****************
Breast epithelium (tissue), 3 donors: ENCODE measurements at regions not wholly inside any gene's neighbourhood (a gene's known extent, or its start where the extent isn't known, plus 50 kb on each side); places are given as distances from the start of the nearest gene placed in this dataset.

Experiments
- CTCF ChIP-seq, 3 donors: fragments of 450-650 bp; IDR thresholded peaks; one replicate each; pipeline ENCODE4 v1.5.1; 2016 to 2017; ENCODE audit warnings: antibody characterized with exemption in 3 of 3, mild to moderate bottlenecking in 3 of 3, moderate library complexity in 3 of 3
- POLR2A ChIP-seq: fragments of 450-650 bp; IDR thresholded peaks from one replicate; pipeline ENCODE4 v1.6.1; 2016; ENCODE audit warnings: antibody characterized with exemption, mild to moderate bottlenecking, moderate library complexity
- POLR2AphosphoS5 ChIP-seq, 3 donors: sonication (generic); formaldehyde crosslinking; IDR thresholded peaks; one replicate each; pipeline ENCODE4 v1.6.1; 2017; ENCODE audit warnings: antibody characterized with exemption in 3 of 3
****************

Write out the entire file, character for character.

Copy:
Breast epithelium (tissue), 3 donors: ENCODE measurements at regions not wholly inside any gene's neighbourhood (a gene's known extent, or its start where the extent isn't known, plus 50 kb on each side); places are given as distances from the start of the nearest gene placed in this dataset.

Experiments
- CTCF ChIP-seq, 3 donors: fragments of 450-650 bp; IDR thresholded peaks; one replicate each; pipeline ENCODE4 v1.5.1; 2016 to 2017; ENCODE audit warnings: antibody characterized with exemption in 3 of 3, mild to moderate bottlenecking in 3 of 3, moderate library complexity in 3 of 3
- POLR2A ChIP-seq: fragments of 450-650 bp; IDR thresholded peaks from one replicate; pipeline ENCODE4 v1.6.1; 2016; ENCODE audit warnings: antibody characterized with exemption, mild to moderate bottlenecking, moderate library complexity
- POLR2AphosphoS5 ChIP-seq, 3 donors: sonication (generic); formaldehyde crosslinking; IDR thresholded peaks; one replicate each; pipeline ENCODE4 v1.6.1; 2017; ENCODE audit warnings: antibody characterized with exemption in 3 of 3